Katherine Perry: Follies and Filmdom

Katherine Perry (1897-1983) is notable in being one of the few whose life embraced both of those great Jazz Age forms, the Broadway revue and the silent film, and who enjoyed more success in both realms than most by far without crashing and burning as, say, Louise Brooks or Clara Bow would do. She was in and around show business for three decades, each of them organized around a different field: stage revues in the teens, silent movies in the twenties, and talkies (in a much more modest way) in the thirties. She enjoyed her greatest fame in the silents.

Perry was only 14 when she hired for the chorus of the Ziegfeld Follies in 1911; she would return for the Follies of 1917, 1918, and 1919. Almost every show she was cast in was significant or a hit: Broadway to Paris (1912), The Passing Show of 1913, Robinson Crusoe Jr (1916) with Al Jolson, The Century Girl (1916-1917), Miss 1917, and The Midnight Frolic (1918).

Anthony Slide’s wonderful book Silent Players features a charming interview with her, including reminiscences from her Broadway days and impressions of people she worked with. She called Will Rogers a “phony”, saying she was probably the only person who didn’t like him. She said Eddie Cantor used to point his banjo eyes in the direction of the girls changing in the dressing room. As many have said, she found Ziegfeld to be paternal, whereas Charles Dillingham chased her around a desk

In 1920 she was cast in her first silent film, Sooner or Later (1920), directly by Wesley Ruggles and starring Owen Moore. She married Moore the following year, becoming his second wife (his first had been Mary Pickford). She co-starred with Moore in The Chicken in the Case (1921), A Divorce of Conscience (1921), Love is an Awful Thing (1922), and Husbands for Rent (1927), and opposite his brother Matt Moore in The First Year (1926) and Early to Wed (also 1926). She appeared in 30 talkies throughout the ’20s, sometimes billed as Katherine, sometimes as Kathryn.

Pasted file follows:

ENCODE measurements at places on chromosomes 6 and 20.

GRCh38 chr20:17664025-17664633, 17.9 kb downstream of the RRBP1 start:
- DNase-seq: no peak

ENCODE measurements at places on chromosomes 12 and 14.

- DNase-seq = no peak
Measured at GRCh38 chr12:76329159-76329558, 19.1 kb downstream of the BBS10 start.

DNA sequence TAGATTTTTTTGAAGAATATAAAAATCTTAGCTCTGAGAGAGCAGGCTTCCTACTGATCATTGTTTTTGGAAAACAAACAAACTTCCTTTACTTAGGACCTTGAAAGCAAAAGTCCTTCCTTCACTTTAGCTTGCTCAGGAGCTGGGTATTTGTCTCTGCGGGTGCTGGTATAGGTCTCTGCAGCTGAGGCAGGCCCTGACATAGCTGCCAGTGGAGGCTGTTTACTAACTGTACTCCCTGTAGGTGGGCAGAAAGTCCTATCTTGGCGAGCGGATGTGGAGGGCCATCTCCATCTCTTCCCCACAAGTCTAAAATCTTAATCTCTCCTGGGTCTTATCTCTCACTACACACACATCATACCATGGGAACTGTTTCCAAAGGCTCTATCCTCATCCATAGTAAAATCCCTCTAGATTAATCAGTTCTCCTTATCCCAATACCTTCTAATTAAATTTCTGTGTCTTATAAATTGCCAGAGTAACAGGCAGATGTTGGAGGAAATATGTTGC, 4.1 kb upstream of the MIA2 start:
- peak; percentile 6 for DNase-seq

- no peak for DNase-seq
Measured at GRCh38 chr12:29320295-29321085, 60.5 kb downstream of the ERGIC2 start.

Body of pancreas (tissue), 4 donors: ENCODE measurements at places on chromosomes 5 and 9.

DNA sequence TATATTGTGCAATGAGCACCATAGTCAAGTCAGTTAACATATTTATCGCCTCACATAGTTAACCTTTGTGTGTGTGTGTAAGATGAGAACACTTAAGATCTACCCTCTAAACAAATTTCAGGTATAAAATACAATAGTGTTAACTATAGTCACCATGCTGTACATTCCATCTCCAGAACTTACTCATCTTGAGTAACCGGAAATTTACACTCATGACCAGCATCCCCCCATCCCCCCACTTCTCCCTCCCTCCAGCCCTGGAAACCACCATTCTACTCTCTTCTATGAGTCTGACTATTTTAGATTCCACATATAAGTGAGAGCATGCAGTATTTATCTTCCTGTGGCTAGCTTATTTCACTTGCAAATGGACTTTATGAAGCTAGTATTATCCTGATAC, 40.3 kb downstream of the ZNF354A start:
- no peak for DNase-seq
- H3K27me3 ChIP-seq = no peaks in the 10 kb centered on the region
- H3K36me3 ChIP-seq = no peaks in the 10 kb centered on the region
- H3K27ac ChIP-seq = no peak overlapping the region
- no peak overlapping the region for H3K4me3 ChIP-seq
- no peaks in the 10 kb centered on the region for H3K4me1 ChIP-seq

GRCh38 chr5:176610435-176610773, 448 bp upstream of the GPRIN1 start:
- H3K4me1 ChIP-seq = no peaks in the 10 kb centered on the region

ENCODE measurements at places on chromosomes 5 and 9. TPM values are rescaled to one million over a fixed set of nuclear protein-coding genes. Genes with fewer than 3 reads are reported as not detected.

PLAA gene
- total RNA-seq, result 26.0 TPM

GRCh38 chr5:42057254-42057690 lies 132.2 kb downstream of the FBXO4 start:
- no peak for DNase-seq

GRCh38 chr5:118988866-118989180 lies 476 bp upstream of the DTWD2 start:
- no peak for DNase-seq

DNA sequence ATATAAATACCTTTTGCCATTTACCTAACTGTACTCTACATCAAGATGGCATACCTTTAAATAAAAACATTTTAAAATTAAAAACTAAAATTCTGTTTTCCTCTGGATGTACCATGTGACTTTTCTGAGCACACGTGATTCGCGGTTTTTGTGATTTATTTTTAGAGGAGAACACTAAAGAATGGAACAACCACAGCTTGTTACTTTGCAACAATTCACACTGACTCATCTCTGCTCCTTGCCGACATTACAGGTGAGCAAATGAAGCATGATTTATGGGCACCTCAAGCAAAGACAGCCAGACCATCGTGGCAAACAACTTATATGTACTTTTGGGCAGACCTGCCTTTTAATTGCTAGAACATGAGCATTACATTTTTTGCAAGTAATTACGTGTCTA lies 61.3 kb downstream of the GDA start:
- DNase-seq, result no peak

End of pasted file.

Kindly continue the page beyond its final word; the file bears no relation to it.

Her first talkie, Side Street (1929), cast her with all three Moore brothers, Owen, Matt and Tom, with the latter as her love interest. But apparently she didn’t click in talkies. She appeared in just five more of them as an uncredited extra, the most notable of which was My Man Godfrey (1936) in which she played a socialite. Her last film was Allan Dwan’s Fifteen Maiden Lane (1936) with Claire Trevor and Cesar Romero. Moore’s career had also ebbed in the 30s but he fared better. Though now in supporting parts, he continued working until he died in 1939.

She spent her last years at the Motion Picture Country House, a retirement home for actors. The overall takeaway from the Slide interview is of someone who managed to stick to old-fashioned values, no matter what her hedonistic co-workers up to. By her own testimony she remained a “nice girl” through the Broadway years, who didn’t put out in exchange for bracelets as most of them did. Then she married just the once and was faithful to her husband. If the true story was different we have no way of knowing, but it was nice hearing this one if only for the change of pace!

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